Haworth chairs in a casual space in a LPAS architecture

Customer Story LPAS Architecture + Design

Founded in 1978, LPAS provides services in architecture, landscape architecture, and interior design. Their client projects include higher-education, civic, mixed-use, and commercial developments; adaptive re-use of historic structures; multi-family housing; and public and commercial office buildings. “Making Buildings Together” is their philosophy, and they are committed to providing clients with the best working experience and design solutions. When it came to their own Sacramento headquarters, LPAS sought to transform the way their people felt about coming to the office for work. They wanted their workplace to be a desirable destination of choice for their hybrid workforce. Starting with a 1925 industrial building brimming with character, LPAS designed an open and inviting hub of collaboration, creativity, and belonging—with spaces that support the way their teams work together.


Sacramento, California

Project Specs

Project Size: 12,000 sq. ft.
Stories: 2, plus a mezzanine
Employees: 60

Design Firm


Dealer Partner

Western Contract

An Inspiring Destination for Hybrid Workers

LPAS wanted to design a workplace environment that would make their hybrid employees feel that commuting to the office is worthwhile. They started by choosing a building constructed in 1925—one that’s listed on the Sacramento City Historic Register. Once used as a manufacturing and warehouse facility, the space was ideal for creating an open and airy office with plenty of opportunities for the connection and collaboration their people want and need.

Enamored with the building’s unique industrial character, the firm preserved key architectural features such as a 100-year-old gantry crane, refurbished vintage skylights, and brought in new elements like expressive floor-to-ceiling wall art by a local muralist to create visually impressive details and an engaging environment.

Haworth chairs in a casual space in a LPAS architecture

Strengthening a Culture of Collaboration

Beyond its authentic and inviting aesthetic, LPAS’s office was designed to embrace the firm’s culture of collaboration. A variety of dynamic spaces throughout foster in-person connection, interaction, teaching, and learning from one another, while offering choice for different kinds of work and conversations.  

The open layout is centered around project teams—rather than functions—and features unassigned workspaces. This allows people across three disciplines—architecture, interior design, and landscape architecture—to work alongside one another for more effective teaming and cross-pollination of ideas. As team members shift from project to project, they can work wherever they need to. Lockers provide personal storage for the day as people move or indefinitely. Project islands with worksurfaces and storage serve as central spots for team members to gather and collaborate.

Idea sharing tools are everywhere, with places for pinning visuals, whiteboards, and computer screens. The open environment itself supports the connection and mentorship that are important parts of LPAS culture. Newer staff especially benefit from the conversations around them and seeing the work of others.  

A glass wall system with sliding panels adapts to changing needs in the open environment. Spaces can be closed off to control sound during meetings yet maintain an open and airy feeling. Panels can then slide out of the way to reopen the space for enhanced connection or to host client events. Additionally, a Pergola architectural interior space provides a multifunctional alternative to a conventional lobby. Creating a separate space that feels open, it offers visitors an immersive perspective of the office’s bustling activity as well as a versatile meeting space for team members.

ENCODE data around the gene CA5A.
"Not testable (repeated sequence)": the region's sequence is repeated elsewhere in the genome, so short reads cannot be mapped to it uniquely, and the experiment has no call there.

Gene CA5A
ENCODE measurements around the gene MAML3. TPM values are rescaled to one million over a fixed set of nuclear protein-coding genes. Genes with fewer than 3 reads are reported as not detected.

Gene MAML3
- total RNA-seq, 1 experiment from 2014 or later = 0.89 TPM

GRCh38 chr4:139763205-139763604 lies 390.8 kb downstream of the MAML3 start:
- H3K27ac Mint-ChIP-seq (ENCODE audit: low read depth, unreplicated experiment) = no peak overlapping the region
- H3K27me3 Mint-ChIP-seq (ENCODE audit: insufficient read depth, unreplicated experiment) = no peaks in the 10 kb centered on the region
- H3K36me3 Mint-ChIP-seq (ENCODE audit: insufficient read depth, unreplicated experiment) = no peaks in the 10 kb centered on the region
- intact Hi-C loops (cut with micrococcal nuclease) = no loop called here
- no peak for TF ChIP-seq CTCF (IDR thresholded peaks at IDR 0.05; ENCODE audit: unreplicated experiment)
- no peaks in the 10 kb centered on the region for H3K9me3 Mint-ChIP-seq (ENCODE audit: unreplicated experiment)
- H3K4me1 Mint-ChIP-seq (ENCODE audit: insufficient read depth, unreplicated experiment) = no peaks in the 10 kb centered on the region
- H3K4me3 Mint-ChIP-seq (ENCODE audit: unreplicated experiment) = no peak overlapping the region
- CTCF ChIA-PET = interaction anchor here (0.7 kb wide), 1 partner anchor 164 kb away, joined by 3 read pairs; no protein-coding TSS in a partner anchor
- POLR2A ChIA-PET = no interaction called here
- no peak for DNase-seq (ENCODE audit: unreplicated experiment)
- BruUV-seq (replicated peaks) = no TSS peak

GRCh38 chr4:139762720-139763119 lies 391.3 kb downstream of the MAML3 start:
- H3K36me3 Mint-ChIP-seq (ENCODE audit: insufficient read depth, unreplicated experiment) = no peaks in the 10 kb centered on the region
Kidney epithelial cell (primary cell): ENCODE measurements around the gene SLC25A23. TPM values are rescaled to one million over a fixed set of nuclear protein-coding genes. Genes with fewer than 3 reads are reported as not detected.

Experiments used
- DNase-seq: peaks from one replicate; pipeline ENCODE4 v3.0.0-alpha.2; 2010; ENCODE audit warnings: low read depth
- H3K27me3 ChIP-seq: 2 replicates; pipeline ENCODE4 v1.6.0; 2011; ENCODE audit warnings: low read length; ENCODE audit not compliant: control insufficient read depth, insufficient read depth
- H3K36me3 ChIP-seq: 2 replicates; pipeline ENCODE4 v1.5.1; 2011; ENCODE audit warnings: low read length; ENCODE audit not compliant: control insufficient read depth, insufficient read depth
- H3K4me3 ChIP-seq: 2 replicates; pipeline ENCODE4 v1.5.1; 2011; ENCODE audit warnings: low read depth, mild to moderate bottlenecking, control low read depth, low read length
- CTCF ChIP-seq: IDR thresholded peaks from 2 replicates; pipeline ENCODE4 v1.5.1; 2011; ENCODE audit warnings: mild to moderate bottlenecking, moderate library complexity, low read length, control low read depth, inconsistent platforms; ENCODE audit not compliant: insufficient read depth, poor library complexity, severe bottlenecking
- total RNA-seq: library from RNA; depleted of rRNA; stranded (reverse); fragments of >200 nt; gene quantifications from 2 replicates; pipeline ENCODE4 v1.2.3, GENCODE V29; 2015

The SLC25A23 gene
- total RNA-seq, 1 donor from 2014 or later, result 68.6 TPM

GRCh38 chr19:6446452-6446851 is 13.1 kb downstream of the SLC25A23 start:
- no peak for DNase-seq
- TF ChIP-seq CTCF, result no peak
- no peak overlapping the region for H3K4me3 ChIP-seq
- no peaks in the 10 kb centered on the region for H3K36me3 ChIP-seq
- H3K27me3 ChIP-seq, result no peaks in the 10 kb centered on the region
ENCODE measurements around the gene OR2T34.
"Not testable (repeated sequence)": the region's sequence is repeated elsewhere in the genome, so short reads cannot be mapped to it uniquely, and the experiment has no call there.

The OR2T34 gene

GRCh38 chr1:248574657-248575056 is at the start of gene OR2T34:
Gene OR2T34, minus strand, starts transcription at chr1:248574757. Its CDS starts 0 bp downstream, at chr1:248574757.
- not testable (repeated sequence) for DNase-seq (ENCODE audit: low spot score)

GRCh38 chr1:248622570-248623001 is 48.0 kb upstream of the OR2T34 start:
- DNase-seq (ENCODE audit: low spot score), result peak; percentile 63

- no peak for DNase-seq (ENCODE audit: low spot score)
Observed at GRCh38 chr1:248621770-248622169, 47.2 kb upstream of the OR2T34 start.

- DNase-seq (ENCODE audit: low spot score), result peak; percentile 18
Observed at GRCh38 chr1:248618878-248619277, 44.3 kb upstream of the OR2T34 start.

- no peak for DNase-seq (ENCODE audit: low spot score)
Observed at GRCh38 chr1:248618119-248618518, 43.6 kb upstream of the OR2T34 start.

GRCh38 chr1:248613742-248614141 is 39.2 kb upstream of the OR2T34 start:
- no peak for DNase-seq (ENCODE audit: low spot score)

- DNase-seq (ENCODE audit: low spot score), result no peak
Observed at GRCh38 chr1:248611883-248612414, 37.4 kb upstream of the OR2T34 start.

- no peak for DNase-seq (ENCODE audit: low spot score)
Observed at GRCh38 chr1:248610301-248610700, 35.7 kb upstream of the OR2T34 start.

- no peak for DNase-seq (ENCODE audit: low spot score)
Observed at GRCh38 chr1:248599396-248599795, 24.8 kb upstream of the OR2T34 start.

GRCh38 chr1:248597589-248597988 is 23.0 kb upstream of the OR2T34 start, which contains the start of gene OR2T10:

Haworth chairs in a casual space in a LPAS architecture

Supporting Well-Being and Performance

Options for where and how to work help people feel more supported, valued, and happier. The unassigned environment of the LPAS office allows individuals to choose from a variety of spaces and flexible features to support all the different ways they work, connect, and restore.

The lower level—which receives abundant natural light from an opening above—is dedicated to spaces for focus. Individual workstations provide places to work without distractions. Huddle rooms with acoustic privacy are designed for meetings of two to three people, or for conferencing with someone working remotely. A library serves as a space for research, where team members can access resources and share ideas with colleagues.

The café and outdoor spaces provide restorative opportunities for staff to take breaks or engage in spontaneous conversations. Fencing and planters with vines have been added to the former alley behind the building to create an outdoor space to relax and rejuvenate. LPAS also offers the unique benefit of allowing team member to bring their pets to work, which contributes to reducing stress levels and boosts morale. In fact, they are so dedicated to the program, they’ve installed a pet washing station in the office.

Haworth chairs in a casual space in a LPAS architecture

A Workplace Worth the Commute

The LPAS workplace has become a hub where staff can grow and be enriched by their fellow workers in ways not possible when solely working at home. The transformed space is an environment employees look forward to working in. It’s a space where they feel a sense of belonging. And, it’s an inspiring destination—worth the commute—thanks to the opportunities the space affords for connection and collaboration.

We concluded that it’s important [to have an office] if we want to really level-up our culture and grow our people; [to have] a staff that learns from each other and a place where people want to come to work.

Brady Smith

President, LPAS

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